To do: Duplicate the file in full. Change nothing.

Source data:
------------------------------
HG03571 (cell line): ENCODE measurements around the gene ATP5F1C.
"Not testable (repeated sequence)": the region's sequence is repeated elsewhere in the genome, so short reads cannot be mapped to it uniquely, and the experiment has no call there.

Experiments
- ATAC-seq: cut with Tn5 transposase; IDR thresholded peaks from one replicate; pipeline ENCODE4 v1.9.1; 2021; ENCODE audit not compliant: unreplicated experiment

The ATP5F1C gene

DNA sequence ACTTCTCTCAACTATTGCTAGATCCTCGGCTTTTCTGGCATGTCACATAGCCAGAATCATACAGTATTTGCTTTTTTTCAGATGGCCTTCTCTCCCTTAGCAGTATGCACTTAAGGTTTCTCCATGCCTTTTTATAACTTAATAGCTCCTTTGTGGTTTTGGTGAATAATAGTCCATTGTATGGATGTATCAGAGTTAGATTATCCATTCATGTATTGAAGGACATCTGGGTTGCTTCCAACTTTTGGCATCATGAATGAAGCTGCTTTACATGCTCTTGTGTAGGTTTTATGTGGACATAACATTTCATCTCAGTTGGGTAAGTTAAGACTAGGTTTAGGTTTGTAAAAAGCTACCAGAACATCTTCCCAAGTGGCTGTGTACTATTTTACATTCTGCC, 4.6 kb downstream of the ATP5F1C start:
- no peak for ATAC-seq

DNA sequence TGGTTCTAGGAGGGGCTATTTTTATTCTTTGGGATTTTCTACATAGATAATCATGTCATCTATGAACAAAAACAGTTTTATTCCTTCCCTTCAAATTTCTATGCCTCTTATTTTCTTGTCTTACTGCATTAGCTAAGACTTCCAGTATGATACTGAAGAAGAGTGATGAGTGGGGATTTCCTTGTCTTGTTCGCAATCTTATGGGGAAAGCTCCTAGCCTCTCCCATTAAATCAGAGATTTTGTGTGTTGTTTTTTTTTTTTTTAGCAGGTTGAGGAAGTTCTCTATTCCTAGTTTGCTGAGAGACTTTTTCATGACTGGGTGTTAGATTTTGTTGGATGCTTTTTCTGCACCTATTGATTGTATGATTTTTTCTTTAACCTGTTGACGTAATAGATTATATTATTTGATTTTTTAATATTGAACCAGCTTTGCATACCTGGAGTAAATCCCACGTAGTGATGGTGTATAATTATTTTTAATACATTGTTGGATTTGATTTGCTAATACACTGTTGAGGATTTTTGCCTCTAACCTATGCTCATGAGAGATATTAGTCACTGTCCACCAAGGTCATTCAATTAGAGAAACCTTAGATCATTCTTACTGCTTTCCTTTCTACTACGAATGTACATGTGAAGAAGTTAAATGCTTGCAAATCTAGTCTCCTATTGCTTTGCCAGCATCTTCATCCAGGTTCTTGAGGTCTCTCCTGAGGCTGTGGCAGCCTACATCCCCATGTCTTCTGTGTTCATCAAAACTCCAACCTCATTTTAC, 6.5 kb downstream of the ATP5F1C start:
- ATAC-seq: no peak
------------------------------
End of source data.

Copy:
HG03571 (cell line): ENCODE measurements around the gene ATP5F1C.
"Not testable (repeated sequence)": the region's sequence is repeated elsewhere in the genome, so short reads cannot be mapped to it uniquely, and the experiment has no call there.

Experiments
- ATAC-seq: cut with Tn5 transposase; IDR thresholded peaks from one replicate; pipeline ENCODE4 v1.9.1; 2021; ENCODE audit not compliant: unreplicated experiment

The ATP5F1C gene

DNA sequence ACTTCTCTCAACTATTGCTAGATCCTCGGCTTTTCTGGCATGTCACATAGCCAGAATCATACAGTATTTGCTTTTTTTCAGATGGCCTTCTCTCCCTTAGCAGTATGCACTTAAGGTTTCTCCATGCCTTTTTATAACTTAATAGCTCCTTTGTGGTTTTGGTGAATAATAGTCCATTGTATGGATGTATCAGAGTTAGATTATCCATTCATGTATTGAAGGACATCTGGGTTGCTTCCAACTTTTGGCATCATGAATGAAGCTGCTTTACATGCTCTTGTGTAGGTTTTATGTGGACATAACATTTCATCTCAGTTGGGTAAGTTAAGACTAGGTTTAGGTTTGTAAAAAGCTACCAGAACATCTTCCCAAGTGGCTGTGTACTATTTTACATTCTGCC, 4.6 kb downstream of the ATP5F1C start:
- no peak for ATAC-seq

DNA sequence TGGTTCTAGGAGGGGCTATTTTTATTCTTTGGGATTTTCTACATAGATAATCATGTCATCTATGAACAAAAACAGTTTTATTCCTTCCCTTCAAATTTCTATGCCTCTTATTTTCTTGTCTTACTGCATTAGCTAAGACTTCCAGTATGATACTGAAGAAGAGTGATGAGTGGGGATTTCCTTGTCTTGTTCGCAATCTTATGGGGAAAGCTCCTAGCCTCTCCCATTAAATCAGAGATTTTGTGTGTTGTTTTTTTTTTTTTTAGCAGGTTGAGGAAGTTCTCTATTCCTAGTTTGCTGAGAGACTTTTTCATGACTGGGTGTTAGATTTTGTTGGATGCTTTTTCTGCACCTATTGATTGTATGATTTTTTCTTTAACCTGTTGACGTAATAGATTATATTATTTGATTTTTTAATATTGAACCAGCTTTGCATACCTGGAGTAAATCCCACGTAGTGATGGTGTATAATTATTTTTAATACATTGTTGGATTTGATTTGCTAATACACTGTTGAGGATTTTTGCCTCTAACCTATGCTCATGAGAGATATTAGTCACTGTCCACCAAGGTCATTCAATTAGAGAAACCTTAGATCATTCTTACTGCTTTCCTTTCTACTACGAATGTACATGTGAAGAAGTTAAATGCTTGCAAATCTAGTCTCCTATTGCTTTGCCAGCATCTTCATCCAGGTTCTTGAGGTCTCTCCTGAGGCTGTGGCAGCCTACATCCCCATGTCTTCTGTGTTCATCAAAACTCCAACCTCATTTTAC, 6.5 kb downstream of the ATP5F1C start:
- ATAC-seq: no peak